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Major: A Black Athlete, a White Era, and the Fight to Be the World's Fastest Human Being Hardcover – February 26, 2008

3.6 out of 5 stars 15 customer reviews

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Editorial Reviews

From Publishers Weekly

According to Balf, at the turn of the century the invention of the bicycle democratized transport. But as Balf also points out, despite the bicycle's ability to break down society's social structure, it couldn't make the prejudiced world of segregation, lynching and Jim Crow disappear. This new biography chronicles the life of the unlikeliest of stars in the early years of cycling: Marshall Major Taylor. Taylor was an incomparable athlete, poet and celebrity, but he was also a black man living during a time when the scars of the Civil War and slavery were still fresh in the minds of Americans. Balf, who writes for Men's Journal, does great work presenting the complex nature of Taylor's life, including his up-bringing in poverty in Indianapolis, the years he was treated as a son by a rich white family, the fans who both worshipped and vilified him and his close relationships with his white trainer and promoter. Much of the book revolves around Taylor's rivalry with the pugnacious, bigoted Floyd McFarland to be the fastest rider in the world, with their stirring final battle in Australia serving as the book's inspiring climax. Balf's prose is both evocative and informative, as can be seen in his description of the feeling one gets on one's first bike ride: the moment when doubt and fear release in a simple, fundamental expression of emotions. Despite all the injustices, injuries and obstacles he faced, Taylor never lost that feeling and that's what makes this a truly engaging narrative. Photos. (Mar.)
Copyright © Reed Business Information, a division of Reed Elsevier Inc. All rights reserved.


"Balf revels in the bicycle’s bone-shaking evolution and the top-gun fraternity of daredevils who literally risked life and limb to race."
Entertainment Weekly

"With Major, Todd Balf has given us an astonishing book about race and racing in Gilded Age America. This is literary sports writing at its finest. In the tradition of David Halberstam and Frank DeFord, Balf painst intimate portraits of young athletes at the top of their game- and takes us on an epic ride to a nearly forgotten world of sport."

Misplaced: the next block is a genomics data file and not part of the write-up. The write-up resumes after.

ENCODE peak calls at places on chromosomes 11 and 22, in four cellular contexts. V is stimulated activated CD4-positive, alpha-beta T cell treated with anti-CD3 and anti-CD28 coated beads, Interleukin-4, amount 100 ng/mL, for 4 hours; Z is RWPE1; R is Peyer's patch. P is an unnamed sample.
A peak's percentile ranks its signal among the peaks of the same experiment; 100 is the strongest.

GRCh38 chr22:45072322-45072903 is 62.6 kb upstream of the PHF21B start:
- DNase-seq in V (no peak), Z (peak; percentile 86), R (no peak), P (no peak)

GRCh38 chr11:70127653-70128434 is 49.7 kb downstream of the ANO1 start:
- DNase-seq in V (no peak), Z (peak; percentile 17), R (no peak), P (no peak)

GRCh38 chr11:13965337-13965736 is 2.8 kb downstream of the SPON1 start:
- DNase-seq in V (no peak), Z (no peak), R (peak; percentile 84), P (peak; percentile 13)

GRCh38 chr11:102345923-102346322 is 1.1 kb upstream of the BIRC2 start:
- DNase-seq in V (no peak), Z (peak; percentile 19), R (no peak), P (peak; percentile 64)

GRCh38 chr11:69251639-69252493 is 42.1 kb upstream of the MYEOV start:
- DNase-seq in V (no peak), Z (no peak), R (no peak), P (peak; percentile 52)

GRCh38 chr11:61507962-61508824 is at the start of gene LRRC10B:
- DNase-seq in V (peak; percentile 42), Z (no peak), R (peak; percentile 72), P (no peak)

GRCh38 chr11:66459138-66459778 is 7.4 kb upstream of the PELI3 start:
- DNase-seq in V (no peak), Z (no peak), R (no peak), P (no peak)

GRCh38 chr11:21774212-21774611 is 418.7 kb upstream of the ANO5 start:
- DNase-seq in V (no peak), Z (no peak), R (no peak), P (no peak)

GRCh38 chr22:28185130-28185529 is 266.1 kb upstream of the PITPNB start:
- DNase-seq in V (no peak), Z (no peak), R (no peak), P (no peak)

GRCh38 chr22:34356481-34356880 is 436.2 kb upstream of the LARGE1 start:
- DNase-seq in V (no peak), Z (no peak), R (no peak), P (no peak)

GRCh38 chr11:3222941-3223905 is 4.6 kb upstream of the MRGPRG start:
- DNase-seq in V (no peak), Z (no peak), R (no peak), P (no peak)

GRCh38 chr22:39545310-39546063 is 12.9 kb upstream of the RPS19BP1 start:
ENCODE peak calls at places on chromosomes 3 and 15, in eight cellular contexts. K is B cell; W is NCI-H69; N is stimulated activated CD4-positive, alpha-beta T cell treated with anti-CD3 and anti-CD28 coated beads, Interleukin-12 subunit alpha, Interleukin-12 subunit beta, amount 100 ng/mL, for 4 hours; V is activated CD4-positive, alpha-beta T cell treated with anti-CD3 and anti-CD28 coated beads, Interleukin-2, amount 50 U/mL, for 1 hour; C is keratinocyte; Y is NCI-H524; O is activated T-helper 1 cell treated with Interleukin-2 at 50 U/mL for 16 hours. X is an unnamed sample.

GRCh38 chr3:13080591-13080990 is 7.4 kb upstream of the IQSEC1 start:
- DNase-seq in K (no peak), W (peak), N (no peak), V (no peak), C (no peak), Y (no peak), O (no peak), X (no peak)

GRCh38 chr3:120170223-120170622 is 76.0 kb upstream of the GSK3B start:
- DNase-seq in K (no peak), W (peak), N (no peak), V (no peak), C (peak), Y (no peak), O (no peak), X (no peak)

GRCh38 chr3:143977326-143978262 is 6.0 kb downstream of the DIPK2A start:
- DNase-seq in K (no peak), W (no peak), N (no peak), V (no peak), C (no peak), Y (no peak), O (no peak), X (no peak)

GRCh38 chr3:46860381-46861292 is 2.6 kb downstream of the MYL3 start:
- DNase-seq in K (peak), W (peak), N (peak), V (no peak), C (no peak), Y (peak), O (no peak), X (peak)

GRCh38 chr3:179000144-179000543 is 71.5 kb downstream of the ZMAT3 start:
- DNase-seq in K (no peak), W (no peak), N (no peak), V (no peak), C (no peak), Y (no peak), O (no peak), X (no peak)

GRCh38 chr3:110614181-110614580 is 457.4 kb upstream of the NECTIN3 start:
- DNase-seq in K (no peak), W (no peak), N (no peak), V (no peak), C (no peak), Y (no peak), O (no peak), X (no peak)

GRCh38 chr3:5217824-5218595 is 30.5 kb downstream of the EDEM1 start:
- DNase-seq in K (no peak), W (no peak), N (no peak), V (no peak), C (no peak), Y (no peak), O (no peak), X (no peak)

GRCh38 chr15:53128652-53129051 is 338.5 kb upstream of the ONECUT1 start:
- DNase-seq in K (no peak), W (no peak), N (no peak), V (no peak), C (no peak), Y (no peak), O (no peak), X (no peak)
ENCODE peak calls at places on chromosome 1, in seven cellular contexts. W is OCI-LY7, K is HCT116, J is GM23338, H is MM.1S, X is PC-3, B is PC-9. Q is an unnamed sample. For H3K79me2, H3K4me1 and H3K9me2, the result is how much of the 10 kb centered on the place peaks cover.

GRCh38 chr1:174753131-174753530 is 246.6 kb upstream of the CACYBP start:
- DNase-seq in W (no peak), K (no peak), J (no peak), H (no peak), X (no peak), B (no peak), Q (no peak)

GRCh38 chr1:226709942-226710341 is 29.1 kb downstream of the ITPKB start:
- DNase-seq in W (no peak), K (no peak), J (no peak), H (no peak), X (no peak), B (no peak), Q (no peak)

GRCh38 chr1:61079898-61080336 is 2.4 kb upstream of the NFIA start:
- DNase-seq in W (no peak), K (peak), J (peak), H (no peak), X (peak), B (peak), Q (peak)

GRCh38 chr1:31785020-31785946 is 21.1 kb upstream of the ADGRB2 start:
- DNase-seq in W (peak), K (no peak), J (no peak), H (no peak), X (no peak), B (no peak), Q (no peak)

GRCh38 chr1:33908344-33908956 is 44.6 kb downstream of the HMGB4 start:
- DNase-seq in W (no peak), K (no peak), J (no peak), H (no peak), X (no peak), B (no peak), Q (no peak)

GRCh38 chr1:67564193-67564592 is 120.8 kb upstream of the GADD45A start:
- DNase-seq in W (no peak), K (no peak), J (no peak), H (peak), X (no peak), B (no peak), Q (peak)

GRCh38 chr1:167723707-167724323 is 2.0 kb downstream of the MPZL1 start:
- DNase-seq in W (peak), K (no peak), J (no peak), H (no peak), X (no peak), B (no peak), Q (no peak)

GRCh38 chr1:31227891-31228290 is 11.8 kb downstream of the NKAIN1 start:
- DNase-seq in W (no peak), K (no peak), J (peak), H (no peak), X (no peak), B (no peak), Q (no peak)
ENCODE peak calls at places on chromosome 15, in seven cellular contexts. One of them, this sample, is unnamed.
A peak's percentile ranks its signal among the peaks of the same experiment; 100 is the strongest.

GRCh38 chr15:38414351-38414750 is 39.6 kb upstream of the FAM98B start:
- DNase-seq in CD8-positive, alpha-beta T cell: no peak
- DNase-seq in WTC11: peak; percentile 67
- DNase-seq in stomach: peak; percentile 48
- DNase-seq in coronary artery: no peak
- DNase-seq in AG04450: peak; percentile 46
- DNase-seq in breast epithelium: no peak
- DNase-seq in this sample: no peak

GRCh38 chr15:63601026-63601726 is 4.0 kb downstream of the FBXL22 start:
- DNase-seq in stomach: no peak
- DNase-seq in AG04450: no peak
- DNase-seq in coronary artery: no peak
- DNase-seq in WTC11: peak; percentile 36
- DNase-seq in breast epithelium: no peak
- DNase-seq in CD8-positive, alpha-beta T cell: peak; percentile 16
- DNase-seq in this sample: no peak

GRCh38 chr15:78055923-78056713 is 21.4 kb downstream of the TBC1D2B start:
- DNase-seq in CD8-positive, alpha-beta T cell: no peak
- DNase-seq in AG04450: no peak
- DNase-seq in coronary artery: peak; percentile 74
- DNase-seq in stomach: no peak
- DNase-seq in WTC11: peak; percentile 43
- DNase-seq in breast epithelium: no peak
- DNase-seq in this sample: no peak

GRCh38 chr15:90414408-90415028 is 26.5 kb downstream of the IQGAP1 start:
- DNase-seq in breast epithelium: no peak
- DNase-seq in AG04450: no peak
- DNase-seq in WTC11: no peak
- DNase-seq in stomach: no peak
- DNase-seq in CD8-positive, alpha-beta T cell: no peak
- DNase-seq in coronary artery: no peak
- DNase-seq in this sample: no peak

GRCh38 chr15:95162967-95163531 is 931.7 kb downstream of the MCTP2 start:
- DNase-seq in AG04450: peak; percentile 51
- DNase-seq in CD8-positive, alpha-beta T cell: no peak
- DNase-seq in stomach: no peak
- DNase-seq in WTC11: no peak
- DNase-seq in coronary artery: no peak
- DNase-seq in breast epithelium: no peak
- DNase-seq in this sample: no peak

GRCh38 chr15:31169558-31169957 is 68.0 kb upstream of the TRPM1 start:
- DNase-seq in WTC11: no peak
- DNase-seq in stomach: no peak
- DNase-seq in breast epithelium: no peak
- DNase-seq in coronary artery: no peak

–Hampton Sides, author of Blood and Thunder and Ghost Soldiers

"If a literary magician could somehow combine the longshot thrill of Seabiscuit, the groundbreaking nobility of Jackie Robinson, and the dramatic flair of Babe Ruth, the result would be something close to this book. Major Taylor is perhaps the greatest American underdog story ever told; I couldn't put it down."
-- Daniel Coyle, author of Lance Armstrong's War and Hardball

In Major, Todd Balf has given us the true story of a fascinating, vanished sports world, and one of America's first, great black champions. It reads as fast and as beautifully as its heroes spin."
-- Kevin Baker, author of Paradise Alley and Dreamland

Product Details

  • Hardcover: 320 pages
  • Publisher: Crown; 1 edition (February 26, 2008)
  • Language: English
  • ISBN-10: 0307236587
  • ISBN-13: 978-0307236586
  • Product Dimensions: 6.4 x 1.1 x 9.3 inches
  • Shipping Weight: 1.2 pounds
  • Average Customer Review: 3.6 out of 5 stars  See all reviews (15 customer reviews)
  • Amazon Best Sellers Rank: #2,179,581 in Books (See Top 100 in Books)

Customer Reviews

Top Customer Reviews

By Bruce Epperson on May 30, 2008
Format: Hardcover
There is nothing wrong with Balf's new book, and for someone not familiar with either Major Taylor or the history of American bicycle racing, it is an interesting, pleasant read. However, it simply is not as good, nor as in-depth, as Andrew Ritchie's previous (and still in print) "Major Taylor: The Extraordinary Life . . ." As good as Ritchie's book is, it, in turn, is still not as good as getting your hands on a copy of Taylor's own autobiography "The Fastest Bicycle Rider in the World," either in the original edition at a mind-blowingly expensive cost, or in a current print-on-demand edition at a still irksome cost.

Taylor had an iron will and an unbreakable spirit; was a clean-liver in an era when the average professional was a brawler and a dissipate; he could be a world-class whiner; he was obsessive and paranoid. He called his most bitter rivals bigots and rubes; they shot back that he was a professional scab and a self-rightous sob sister. The truth, of course, was somewhere in the middle. It's hard for both Balf and Ritchie to discuss the less heroic parts of Taylor's personality, but these come out in his own writing. You can learn a lot about Taylor by reading Balf and Ritchie; on the other hand, you can learn OF Taylor only by reading his own words.